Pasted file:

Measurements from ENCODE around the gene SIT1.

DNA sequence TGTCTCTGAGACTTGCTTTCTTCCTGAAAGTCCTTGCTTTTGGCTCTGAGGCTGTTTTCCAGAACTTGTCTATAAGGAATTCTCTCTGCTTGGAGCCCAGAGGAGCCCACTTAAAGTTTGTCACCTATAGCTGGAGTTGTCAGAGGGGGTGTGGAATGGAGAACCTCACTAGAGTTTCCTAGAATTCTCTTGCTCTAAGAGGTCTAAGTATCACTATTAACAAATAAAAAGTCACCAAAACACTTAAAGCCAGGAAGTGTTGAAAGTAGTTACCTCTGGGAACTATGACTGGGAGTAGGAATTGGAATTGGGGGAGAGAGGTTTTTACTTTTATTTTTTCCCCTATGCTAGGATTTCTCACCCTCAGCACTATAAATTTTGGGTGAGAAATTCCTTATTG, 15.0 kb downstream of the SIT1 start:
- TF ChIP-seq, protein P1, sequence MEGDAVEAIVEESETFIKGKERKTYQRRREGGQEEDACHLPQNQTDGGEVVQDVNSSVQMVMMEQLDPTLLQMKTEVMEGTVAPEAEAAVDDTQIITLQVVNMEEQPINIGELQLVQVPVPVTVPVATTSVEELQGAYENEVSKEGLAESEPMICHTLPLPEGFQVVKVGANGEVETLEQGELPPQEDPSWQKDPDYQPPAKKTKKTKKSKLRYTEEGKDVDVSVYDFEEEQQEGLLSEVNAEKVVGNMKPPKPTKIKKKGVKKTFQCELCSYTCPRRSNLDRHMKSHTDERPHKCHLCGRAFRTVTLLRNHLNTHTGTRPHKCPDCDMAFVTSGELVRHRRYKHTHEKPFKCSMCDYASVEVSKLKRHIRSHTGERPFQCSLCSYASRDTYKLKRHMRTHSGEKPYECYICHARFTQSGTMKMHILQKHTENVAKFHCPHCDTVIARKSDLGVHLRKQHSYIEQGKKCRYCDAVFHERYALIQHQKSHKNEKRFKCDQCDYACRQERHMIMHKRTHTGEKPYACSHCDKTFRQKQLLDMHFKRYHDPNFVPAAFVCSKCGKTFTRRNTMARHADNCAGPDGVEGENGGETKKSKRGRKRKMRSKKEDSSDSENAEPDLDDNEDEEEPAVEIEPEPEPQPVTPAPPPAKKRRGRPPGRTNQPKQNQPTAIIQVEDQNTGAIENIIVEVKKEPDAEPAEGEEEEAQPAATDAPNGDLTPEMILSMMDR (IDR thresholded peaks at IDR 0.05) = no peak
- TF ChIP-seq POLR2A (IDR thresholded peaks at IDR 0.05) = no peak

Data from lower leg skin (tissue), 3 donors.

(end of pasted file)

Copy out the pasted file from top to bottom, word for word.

Measurements from ENCODE around the gene SIT1.

DNA sequence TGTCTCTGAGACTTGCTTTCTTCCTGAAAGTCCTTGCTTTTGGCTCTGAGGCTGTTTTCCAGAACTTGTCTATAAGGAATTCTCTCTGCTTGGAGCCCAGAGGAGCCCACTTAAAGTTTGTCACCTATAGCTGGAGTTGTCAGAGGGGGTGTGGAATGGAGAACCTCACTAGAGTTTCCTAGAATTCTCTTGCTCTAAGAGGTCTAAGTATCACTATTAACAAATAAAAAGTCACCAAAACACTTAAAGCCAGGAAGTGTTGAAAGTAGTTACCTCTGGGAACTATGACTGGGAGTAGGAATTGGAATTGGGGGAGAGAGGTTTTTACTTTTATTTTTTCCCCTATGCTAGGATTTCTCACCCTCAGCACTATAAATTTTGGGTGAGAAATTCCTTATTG, 15.0 kb downstream of the SIT1 start:
- TF ChIP-seq, protein P1, sequence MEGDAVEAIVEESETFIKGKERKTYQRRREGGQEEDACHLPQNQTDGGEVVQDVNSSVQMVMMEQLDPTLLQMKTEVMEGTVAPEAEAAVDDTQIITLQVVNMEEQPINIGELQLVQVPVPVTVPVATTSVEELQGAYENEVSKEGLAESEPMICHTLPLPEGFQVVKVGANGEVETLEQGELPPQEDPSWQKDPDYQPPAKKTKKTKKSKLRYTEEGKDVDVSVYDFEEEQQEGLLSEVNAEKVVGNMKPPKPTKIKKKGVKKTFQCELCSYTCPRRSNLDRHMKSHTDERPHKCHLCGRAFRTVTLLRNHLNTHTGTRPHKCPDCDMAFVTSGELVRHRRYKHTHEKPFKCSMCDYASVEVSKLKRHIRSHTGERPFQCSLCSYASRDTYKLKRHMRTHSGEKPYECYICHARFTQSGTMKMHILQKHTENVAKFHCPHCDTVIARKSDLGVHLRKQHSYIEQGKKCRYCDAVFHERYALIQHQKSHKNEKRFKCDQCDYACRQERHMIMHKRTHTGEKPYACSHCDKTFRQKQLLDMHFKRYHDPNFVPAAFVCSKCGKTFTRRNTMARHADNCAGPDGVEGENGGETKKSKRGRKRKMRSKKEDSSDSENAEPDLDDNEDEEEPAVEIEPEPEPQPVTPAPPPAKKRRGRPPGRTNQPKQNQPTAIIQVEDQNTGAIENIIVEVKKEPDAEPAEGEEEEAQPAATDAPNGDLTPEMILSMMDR (IDR thresholded peaks at IDR 0.05) = no peak
- TF ChIP-seq POLR2A (IDR thresholded peaks at IDR 0.05) = no peak

Data from lower leg skin (tissue), 3 donors.